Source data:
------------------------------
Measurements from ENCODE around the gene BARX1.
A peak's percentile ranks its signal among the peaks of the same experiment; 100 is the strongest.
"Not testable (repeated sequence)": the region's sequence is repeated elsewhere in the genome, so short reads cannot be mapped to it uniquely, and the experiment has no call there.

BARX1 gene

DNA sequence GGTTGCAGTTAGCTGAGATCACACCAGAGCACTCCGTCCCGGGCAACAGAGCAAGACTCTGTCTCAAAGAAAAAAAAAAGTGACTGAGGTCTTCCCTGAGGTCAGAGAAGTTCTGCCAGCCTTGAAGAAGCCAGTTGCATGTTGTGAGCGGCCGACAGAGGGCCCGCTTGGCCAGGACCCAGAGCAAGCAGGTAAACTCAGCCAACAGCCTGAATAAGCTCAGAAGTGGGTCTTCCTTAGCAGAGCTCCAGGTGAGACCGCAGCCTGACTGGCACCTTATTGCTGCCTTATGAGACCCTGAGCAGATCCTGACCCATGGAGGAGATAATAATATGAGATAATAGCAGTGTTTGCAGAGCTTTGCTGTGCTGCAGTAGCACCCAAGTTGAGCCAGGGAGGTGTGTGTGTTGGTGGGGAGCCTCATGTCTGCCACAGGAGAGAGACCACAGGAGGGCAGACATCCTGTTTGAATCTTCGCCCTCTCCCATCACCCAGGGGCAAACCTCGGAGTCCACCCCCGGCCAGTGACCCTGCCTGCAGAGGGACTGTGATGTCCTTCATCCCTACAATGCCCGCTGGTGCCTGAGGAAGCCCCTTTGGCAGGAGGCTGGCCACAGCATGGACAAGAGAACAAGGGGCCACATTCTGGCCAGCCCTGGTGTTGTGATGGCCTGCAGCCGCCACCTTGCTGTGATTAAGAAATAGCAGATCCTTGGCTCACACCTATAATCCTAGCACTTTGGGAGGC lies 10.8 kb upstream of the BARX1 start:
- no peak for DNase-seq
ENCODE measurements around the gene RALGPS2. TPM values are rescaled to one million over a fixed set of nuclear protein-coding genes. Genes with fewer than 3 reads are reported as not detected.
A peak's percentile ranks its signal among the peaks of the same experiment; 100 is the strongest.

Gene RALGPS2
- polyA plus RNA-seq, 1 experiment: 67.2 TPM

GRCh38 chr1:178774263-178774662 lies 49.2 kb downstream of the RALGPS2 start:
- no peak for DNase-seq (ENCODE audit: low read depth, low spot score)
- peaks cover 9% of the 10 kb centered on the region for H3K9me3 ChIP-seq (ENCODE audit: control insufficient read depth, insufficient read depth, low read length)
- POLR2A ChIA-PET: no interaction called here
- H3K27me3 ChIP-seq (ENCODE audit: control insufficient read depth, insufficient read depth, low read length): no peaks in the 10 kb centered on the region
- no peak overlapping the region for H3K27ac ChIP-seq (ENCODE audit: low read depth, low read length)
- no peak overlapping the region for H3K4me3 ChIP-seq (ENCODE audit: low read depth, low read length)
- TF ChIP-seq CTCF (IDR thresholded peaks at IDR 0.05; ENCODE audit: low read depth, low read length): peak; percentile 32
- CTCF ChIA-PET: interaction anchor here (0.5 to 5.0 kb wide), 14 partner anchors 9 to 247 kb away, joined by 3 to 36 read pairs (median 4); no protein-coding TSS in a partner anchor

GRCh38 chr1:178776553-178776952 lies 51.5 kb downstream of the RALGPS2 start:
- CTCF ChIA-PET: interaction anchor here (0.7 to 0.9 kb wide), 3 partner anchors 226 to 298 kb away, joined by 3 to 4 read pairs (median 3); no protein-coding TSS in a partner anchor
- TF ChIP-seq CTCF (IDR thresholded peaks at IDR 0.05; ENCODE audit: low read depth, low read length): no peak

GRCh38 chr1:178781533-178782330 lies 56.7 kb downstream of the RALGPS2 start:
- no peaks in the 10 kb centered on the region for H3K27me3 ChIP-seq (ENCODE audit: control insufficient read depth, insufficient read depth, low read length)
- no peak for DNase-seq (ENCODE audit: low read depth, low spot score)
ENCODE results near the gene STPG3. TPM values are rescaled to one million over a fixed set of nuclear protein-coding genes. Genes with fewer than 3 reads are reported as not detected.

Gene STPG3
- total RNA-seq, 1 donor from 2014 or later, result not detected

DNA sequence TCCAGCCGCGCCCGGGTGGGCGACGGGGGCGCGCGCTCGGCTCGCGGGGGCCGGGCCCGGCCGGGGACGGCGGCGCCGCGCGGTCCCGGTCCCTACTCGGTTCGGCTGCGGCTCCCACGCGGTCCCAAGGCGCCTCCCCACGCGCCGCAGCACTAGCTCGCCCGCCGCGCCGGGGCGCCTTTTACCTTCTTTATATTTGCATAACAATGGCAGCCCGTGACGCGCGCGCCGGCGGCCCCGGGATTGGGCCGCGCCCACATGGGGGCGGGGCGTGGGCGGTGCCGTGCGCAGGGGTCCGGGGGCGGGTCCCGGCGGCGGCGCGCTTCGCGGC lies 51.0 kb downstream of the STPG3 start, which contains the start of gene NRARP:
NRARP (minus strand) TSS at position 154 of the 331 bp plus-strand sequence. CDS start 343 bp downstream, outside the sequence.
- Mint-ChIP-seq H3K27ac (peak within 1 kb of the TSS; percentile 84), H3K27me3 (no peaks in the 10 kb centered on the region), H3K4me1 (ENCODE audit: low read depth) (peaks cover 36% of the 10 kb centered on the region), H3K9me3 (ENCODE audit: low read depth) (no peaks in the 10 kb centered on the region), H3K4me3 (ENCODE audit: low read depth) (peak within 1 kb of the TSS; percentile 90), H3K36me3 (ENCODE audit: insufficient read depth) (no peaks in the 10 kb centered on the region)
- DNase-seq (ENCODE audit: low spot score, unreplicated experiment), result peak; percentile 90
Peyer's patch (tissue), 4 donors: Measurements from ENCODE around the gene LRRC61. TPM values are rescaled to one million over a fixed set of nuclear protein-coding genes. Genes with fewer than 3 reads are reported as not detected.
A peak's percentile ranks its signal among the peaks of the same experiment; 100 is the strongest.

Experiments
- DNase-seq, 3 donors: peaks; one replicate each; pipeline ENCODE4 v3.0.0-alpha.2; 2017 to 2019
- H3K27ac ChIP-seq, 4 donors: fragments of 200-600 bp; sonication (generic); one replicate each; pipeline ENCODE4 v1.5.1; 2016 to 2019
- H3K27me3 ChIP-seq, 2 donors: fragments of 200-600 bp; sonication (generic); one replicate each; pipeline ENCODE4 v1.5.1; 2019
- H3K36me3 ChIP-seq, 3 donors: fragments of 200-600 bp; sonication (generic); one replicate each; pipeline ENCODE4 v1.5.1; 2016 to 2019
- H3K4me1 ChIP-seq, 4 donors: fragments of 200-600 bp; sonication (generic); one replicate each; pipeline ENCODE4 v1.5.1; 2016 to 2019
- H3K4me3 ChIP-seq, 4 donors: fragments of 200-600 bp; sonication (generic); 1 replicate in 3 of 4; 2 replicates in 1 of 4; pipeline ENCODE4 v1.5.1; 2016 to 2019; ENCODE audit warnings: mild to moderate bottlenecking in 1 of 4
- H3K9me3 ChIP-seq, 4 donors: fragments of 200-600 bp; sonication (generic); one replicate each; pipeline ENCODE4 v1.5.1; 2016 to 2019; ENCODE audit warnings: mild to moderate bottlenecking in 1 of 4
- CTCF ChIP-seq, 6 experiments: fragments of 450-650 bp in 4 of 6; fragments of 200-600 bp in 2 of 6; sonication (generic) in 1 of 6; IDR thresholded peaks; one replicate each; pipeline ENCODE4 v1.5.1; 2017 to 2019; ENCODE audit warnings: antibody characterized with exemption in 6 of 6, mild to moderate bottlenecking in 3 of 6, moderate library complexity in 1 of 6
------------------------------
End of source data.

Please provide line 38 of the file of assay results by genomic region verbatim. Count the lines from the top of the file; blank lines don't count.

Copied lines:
- H3K27me3 ChIP-seq, 2 donors: fragments of 200-600 bp; sonication (generic); one replicate each; pipeline ENCODE4 v1.5.1; 2019